KIKUSUI KOFU (1907-1974), also known as Shibata Seizan, became a legend in his own day after a lifetime of teaching and playing shakuhachi in the Kyoto area. The founder of a school of traditional music which bears his name, Kikusui is noted for his innovative approach to shakuhachi making. He crafted chokan (long flutes) from oversized pawlonia branches with bamboo roots attached to their ends, and is credited with developing a nine-hole shakuhachi.

Similarly, he expanded the parameters of sankyoku music by substituting the shamisen with the Chinese yuequin, a circular-bodied string instrument also also called the "moon guitar". Kikusui made shakuhachi from plastic water pipe with flared bottom end to improve intonation. It is likely such inexpensive shakuhachi were made to support Kikiusui's efforts to introduce shakuhachi music instruction to the curriculum of the Japanese school system. Shortly after I began began making in 1970, a student of Kikusui paid a visit to my workshop, presenting me with a gift from his teacher to inspire my own flute making endeavors—a plastic shakuhachi inscribed with calligraphy of the kanji "Mu" (nothingness) and Kofu's signature.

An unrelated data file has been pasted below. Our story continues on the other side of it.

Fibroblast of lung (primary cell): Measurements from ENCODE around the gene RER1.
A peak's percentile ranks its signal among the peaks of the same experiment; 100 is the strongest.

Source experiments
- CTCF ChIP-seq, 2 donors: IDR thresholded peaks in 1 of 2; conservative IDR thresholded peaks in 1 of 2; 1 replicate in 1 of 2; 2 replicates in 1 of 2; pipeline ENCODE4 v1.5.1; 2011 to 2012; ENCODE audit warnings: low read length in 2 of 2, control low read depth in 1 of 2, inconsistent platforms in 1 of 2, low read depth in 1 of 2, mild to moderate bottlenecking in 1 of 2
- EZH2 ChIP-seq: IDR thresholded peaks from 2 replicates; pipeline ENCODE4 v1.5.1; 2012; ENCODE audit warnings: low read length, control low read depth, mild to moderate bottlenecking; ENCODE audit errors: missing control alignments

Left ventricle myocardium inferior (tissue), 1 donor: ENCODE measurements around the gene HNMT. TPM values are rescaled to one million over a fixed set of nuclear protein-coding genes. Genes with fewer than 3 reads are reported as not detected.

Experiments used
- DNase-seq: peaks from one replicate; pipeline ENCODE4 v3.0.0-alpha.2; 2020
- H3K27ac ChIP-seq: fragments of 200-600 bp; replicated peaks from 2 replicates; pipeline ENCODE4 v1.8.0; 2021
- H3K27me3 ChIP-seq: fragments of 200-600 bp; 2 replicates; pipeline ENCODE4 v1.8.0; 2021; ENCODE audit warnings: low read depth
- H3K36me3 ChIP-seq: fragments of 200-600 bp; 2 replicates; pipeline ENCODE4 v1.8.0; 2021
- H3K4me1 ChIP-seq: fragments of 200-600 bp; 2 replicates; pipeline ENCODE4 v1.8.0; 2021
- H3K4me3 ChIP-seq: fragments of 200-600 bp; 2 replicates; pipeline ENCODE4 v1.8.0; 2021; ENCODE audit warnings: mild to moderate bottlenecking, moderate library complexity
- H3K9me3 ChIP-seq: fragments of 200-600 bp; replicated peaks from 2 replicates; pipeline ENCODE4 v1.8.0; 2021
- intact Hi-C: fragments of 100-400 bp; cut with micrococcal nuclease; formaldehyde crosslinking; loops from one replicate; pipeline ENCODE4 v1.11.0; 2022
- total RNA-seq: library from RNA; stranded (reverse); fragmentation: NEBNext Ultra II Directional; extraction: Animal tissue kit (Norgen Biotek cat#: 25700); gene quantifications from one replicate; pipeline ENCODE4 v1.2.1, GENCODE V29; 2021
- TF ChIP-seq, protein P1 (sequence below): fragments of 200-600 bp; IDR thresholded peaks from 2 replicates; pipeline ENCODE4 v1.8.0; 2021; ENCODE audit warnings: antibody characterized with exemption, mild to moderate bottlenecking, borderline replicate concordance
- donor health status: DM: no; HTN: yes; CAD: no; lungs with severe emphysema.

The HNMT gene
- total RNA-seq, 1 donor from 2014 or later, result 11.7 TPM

Kikusui Kofu also was a consultant to the Japanese film industry, helping actors to understand the historical significance of the roles they played. In 1955, he assisted in the production of a very popular movie entitled Komuso Keizu ("Komuso Genealogy") based upon a book by the renowned author of Musashi, Yoshikawa Eiji. Kikusui enlisted a large group of komuso at Myoan-ji temple to participate in the film.


Honkyoku played by masters of Meian, Kimpu, Tozan & Kikusui Ryu at Zen temples in Kyoto.
1. Koku
2. Sekihiki no Fu
3. Matsukaze
4. Ajikan
5. Oshusanaya
6. Sagariha
7. Kyushi Reibo




Monty H. Levenson, P.O. Box 294, Willits, CA 95490 USA
[email protected]

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